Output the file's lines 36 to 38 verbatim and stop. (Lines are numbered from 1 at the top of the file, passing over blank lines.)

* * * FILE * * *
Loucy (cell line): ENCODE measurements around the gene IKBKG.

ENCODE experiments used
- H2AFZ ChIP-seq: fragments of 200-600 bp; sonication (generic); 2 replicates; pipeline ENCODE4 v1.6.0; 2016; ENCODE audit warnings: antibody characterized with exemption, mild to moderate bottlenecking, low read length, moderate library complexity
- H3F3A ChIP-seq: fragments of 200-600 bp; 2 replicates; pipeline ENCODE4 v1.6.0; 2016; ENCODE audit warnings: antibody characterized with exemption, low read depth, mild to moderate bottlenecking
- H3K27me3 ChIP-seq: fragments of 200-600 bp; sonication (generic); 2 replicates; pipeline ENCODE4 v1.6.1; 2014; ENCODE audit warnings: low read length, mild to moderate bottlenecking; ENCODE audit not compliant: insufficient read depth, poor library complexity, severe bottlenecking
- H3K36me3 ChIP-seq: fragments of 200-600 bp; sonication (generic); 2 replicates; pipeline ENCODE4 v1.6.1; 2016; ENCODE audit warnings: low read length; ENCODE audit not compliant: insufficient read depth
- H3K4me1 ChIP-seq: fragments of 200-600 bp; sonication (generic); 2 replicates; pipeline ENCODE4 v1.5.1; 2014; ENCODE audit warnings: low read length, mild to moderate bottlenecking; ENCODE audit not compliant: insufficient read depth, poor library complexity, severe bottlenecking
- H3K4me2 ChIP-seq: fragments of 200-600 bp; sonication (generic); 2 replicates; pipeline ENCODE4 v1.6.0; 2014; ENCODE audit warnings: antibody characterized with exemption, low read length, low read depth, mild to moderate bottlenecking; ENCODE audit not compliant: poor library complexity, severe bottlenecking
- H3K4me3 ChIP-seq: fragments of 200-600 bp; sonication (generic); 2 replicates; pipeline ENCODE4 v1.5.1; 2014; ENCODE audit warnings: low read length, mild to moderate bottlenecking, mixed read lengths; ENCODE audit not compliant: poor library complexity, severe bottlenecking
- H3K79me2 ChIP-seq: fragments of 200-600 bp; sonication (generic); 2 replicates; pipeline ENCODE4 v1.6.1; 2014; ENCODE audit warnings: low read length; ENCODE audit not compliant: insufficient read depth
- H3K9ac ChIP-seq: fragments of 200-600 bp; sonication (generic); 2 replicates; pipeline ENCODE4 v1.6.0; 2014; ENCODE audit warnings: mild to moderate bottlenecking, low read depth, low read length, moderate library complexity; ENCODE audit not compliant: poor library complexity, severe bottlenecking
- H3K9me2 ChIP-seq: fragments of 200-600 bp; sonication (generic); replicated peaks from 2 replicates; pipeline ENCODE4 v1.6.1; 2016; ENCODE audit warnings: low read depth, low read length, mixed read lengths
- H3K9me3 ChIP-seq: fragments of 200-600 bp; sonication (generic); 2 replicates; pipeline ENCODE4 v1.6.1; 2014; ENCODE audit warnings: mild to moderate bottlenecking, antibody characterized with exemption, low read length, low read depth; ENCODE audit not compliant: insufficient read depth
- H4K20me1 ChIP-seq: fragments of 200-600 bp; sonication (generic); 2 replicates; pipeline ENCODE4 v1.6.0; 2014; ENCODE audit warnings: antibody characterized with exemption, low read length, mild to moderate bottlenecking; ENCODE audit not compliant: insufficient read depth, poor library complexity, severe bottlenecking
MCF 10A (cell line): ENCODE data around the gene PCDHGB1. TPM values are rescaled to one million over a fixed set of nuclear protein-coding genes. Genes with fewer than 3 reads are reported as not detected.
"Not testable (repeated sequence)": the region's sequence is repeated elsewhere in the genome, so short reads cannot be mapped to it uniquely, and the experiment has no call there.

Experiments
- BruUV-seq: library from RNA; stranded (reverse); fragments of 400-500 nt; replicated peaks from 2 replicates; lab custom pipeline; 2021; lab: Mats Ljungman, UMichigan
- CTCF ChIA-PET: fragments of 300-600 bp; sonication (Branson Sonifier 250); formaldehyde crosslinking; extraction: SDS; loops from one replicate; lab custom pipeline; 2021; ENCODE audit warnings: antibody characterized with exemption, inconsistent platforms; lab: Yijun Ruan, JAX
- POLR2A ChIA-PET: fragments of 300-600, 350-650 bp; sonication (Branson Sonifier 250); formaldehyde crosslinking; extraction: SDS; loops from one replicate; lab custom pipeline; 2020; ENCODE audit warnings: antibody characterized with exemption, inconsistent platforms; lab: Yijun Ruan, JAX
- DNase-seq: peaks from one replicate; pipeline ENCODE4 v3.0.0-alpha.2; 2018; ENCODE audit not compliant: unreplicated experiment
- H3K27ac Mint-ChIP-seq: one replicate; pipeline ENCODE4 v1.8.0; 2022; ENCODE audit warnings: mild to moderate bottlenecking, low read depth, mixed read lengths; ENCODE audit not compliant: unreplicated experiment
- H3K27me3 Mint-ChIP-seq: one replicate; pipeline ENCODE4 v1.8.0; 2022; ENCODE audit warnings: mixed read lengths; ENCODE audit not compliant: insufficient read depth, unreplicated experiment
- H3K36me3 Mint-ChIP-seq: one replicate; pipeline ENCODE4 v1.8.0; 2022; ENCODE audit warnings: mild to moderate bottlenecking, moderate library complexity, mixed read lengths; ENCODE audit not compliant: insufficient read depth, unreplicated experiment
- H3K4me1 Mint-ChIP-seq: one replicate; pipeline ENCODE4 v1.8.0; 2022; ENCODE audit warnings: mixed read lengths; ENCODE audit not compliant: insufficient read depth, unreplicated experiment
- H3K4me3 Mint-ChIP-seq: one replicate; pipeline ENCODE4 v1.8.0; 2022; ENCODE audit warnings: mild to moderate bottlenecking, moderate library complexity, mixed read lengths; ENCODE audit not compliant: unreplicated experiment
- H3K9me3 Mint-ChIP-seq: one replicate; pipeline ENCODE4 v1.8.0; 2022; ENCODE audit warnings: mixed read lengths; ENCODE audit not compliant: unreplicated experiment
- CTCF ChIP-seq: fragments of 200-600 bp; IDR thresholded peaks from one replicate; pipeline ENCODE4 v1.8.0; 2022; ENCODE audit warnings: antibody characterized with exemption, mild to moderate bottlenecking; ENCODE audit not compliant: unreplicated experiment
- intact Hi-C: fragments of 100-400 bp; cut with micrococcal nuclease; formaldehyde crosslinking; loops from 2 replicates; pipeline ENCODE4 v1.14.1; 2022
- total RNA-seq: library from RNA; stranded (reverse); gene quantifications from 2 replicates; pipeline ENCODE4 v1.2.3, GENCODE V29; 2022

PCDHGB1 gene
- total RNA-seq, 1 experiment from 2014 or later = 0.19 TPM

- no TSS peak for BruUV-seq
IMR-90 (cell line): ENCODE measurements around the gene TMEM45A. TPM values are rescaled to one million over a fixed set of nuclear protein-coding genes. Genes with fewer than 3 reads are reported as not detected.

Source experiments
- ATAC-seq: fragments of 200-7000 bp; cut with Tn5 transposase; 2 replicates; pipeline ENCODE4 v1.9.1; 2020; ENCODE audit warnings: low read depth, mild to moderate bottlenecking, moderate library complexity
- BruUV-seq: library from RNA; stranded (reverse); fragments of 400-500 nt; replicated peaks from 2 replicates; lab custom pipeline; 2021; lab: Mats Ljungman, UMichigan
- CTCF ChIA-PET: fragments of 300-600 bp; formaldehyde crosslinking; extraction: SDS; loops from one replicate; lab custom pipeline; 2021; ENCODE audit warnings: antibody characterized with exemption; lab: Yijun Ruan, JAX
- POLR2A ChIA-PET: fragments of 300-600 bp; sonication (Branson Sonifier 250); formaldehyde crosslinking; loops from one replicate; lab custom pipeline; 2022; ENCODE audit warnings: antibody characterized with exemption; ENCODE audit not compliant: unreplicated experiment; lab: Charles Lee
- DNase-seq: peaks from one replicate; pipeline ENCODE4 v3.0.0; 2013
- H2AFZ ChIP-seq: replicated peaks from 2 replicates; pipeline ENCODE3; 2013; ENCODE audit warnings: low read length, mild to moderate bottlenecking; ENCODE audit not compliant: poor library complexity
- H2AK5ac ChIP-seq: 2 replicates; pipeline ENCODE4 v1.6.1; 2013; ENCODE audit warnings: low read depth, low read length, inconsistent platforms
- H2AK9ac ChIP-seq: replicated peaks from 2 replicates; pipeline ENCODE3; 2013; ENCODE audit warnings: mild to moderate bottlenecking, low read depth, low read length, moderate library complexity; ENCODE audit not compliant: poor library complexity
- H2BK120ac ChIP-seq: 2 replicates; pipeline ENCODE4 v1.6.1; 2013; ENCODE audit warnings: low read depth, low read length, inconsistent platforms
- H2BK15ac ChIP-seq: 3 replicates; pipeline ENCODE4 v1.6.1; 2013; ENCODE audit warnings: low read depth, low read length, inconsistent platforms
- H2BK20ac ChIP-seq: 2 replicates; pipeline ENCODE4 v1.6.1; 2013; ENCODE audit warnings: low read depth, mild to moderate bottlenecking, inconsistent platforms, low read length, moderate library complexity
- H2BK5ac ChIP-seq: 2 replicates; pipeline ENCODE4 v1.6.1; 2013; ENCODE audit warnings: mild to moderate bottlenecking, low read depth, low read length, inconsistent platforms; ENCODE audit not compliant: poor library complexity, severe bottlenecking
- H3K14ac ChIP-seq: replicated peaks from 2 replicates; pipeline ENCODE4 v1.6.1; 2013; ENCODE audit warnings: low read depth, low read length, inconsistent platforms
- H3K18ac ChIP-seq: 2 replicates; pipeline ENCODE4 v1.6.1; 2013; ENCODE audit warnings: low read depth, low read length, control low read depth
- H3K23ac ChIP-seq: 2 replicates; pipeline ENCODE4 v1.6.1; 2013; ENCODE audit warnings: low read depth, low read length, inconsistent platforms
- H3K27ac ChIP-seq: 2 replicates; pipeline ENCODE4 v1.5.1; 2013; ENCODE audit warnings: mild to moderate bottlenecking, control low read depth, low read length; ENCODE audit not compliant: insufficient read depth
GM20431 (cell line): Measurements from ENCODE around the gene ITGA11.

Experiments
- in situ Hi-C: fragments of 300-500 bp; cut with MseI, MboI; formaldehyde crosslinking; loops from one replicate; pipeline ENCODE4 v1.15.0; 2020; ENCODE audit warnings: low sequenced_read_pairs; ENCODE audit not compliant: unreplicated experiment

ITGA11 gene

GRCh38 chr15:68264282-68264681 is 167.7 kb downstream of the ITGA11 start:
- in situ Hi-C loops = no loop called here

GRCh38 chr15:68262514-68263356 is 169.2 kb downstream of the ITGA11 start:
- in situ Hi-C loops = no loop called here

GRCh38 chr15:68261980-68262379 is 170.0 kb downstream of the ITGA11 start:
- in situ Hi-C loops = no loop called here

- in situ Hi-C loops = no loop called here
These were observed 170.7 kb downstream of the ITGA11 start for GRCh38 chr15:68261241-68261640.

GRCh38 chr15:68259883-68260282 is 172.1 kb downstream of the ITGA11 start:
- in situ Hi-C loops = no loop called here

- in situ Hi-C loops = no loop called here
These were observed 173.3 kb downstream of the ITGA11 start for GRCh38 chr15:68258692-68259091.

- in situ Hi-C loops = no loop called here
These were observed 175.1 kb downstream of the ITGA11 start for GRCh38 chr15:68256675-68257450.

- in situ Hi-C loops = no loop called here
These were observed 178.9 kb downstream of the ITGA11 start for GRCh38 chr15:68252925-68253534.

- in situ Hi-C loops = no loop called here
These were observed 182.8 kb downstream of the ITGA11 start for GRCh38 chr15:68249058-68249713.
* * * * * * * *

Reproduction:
- ATAC-seq: fragments of 200-7000 bp; cut with Tn5 transposase; 2 replicates; pipeline ENCODE4 v1.9.1; 2020; ENCODE audit warnings: low read depth, mild to moderate bottlenecking, moderate library complexity
- BruUV-seq: library from RNA; stranded (reverse); fragments of 400-500 nt; replicated peaks from 2 replicates; lab custom pipeline; 2021; lab: Mats Ljungman, UMichigan
- CTCF ChIA-PET: fragments of 300-600 bp; formaldehyde crosslinking; extraction: SDS; loops from one replicate; lab custom pipeline; 2021; ENCODE audit warnings: antibody characterized with exemption; lab: Yijun Ruan, JAX